The Rudenko Brothers were one of the top juggling duos of the middle of the twentieth century. Their career started in the 1930s and ended in the 1970s. Igor and George Rudenko started out as a silent act doing tempo / flash / technical juggling in the style of Rastelli, but transitioned over time to a talking comedy act with a few of the old school tricks still included. They have both now passed away, but their enormous talent and joyful personalities should not be forgotten.
Igor and George Rudenko were born in the early 1920s to Peter and Klaudia Rudenko, Russian flying trapeze artists. The family moved to Berlin, Germany in 1925. The boys’ father had worked in the Rastelli Family trapeze act when he was younger, so when the boys were young, their father took them to see and meet Enrico Rastelli. This inspired them to learn to juggle.
The family toured all over Europe and for five years in India. By this time, Igor and George had developed a juggling act to go along with their parents’ trapeze act. Their mother, a talented dancer, had also taught them acrobatics and dancing, which the boys excelled at. While in Calcutta, a top agent offered the two teenagers a series of high paying contracts in the best hotels in Asia. Igor and George’s parents quit the trapeze act and the Rudenko Brothers’ career was launched.
After their contracts in Asia ended, the brothers were booked to work in England. At this time their act was just juggling and acrobatics. When World War II broke out, Igor and George joined the British Army. The spent most of the war entertaining British and American troops, but performed for many different Allied forces, putting their mastery of many languages to good use. The brothers spoke English, German, Russian, and Hindi. They also were officers in the British Paratroopers Regiment. After the war, the Rudenkos were brought to the United States by well-known talent agent Sam Roberts. He changed their act, dropping unnecessary tricks and all of the acrobatics. He put them in tuxedos and helped them develop a talking comedy act that still included some of their earlier “skill” tricks, such as heading two balls at once and Igor’s “statue trick,” which can be seen below.
This change in their act allowed them to get top bookings in theaters and night clubs around the world and many television appearances. These include You Asked For It, The Ed Sullivan Show, The Dean Martin Show, and The Hollywood Palace. They performed at many Las Vegas hotels and casinos and toured with celebrities such as Jack Benny and Milton Berle.
Eventually the brothers moved to New York City and became United States citizens. From NYC, they moved to Southern California, where they lived for the rest of their lives. Even while still performing, they had other successful business ventures. They also each married.
Igor was the more technically gifted of the two brothers. He could juggle six sticks quite well and could also run six rings while bouncing a ball on his head. He always performed bouncing two balls on his head, but could do three in practice. He spent four years (1947-1951) trying to perfect the three ball head bounce trick, but the best he could do was ten bounces on a good day. More importantly, he could rarely catch them all at the end, making for a messy and unprofessional presentation. As a result, he never performed the trick.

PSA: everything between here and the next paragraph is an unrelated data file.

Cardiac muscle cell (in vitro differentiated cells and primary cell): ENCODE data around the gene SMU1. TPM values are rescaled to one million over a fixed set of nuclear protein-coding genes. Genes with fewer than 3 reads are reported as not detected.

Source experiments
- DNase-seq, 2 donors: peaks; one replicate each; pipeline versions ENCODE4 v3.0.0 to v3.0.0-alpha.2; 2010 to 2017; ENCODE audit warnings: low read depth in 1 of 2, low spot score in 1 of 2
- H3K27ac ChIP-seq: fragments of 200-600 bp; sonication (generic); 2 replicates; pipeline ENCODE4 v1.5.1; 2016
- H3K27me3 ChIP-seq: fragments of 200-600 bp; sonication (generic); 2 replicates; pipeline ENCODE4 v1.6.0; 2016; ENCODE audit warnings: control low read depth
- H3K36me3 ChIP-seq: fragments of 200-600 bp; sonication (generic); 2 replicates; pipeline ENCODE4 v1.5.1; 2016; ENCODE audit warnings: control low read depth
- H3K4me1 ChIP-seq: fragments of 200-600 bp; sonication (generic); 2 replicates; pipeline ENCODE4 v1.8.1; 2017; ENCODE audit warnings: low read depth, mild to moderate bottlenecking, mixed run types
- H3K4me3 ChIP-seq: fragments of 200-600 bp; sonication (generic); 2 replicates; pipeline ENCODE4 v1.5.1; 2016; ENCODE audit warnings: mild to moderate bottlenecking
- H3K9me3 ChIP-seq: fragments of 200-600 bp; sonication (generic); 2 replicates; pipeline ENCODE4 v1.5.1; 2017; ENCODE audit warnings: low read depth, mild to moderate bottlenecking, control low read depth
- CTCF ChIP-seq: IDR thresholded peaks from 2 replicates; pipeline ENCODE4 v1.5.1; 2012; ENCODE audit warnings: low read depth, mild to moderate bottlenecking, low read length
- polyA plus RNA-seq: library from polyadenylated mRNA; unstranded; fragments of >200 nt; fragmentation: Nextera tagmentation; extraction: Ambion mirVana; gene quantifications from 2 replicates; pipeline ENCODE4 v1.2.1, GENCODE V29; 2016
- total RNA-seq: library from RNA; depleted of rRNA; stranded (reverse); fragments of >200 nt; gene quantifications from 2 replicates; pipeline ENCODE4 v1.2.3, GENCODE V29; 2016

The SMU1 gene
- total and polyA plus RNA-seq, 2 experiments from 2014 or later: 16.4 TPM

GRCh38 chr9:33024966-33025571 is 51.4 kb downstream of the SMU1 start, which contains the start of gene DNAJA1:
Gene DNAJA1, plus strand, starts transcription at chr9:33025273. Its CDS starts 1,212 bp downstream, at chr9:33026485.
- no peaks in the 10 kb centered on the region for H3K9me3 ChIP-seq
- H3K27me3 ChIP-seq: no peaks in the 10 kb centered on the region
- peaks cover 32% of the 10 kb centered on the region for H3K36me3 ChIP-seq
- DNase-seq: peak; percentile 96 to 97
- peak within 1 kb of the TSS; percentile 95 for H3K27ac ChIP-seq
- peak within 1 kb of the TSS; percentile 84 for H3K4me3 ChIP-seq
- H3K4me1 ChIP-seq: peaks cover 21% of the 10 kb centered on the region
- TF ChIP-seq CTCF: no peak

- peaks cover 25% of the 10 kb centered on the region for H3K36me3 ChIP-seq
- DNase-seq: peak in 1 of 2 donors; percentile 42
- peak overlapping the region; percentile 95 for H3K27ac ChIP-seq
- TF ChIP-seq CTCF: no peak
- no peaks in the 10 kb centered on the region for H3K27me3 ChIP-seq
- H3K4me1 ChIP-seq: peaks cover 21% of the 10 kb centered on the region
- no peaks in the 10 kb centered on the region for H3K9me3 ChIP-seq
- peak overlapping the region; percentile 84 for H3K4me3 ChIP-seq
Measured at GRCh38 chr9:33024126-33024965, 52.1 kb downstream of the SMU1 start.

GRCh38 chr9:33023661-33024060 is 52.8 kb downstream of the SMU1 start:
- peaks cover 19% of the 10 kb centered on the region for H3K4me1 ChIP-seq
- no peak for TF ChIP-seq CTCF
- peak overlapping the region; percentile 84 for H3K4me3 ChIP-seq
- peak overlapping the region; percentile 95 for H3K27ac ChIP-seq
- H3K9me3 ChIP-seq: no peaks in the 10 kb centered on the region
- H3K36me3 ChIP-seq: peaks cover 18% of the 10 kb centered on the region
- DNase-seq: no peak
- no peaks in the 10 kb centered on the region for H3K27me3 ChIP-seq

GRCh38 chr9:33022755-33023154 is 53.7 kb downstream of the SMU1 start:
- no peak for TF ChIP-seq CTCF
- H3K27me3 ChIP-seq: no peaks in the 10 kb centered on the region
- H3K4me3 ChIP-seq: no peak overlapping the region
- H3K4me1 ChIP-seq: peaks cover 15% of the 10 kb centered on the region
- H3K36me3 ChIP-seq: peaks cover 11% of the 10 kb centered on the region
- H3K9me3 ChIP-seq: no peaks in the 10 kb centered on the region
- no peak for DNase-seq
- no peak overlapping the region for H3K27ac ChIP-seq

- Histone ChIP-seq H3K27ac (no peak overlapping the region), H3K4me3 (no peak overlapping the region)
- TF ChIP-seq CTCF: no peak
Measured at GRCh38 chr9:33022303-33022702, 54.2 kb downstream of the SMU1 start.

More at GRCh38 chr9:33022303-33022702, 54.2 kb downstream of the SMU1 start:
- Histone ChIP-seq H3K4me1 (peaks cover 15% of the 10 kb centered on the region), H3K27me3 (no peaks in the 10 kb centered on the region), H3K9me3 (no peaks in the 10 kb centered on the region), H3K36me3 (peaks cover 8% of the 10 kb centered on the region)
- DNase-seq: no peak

George was an incredible club juggler, doing a wide variety of difficult tricks including slap backs. He also did almost all of the talking and comedy bits of their act.
The following is a description of the Rudenko Brothers act circa 1969.
- Both start by doing simultaneous routine with four sticks. The sticks are symmetrical (the same on both ends,) made of wood with metal bands around the ends, They are about sixteen inches long, The standard tricks are done, Also the four with half turns.
- Igor holds a ball in a mouth pedestal and juggles four rings while George gets three clubs.
- George does a three club routine including going into a juggle by throwing all three clubs from one hand around back. Routine also includes slap-back cascade-each and every club is slapped upward on the body so that it reverses its turn and is caught handle down. Another difficult trick is the continuous throws under the forearm of the catching hand with each club.
- George does fake ball roll on parasol.
- Two man three club routine featuring run-arounds. Igor does three club routine including backcrosses, overhand overhead throws.
- Six club passing
- Igor bounces a ball on head and juggles four rings.
- Igor does shaker cups routine with three, four, and six small plastic shakers about six inches tall.
- Igor catches a volleyball bounced from George’s head on the underside of mouth stick by bending way over backwards, after several tries and a clever little “let’s get together dance.”
- George does a double spin trick- a ball spins atop a ball spinning on finger.
- Igor does a ball spinning routine with two volleyballs- including double arm curls and finishing with bouncing the two balls on the head.
- Finish- passing 6 fire torches. If torches couldn’t be performed, lighted clubs were used.
This first video was filmed by Bobby Jule and is made public for the first time here, courtesy of Bobby Jule.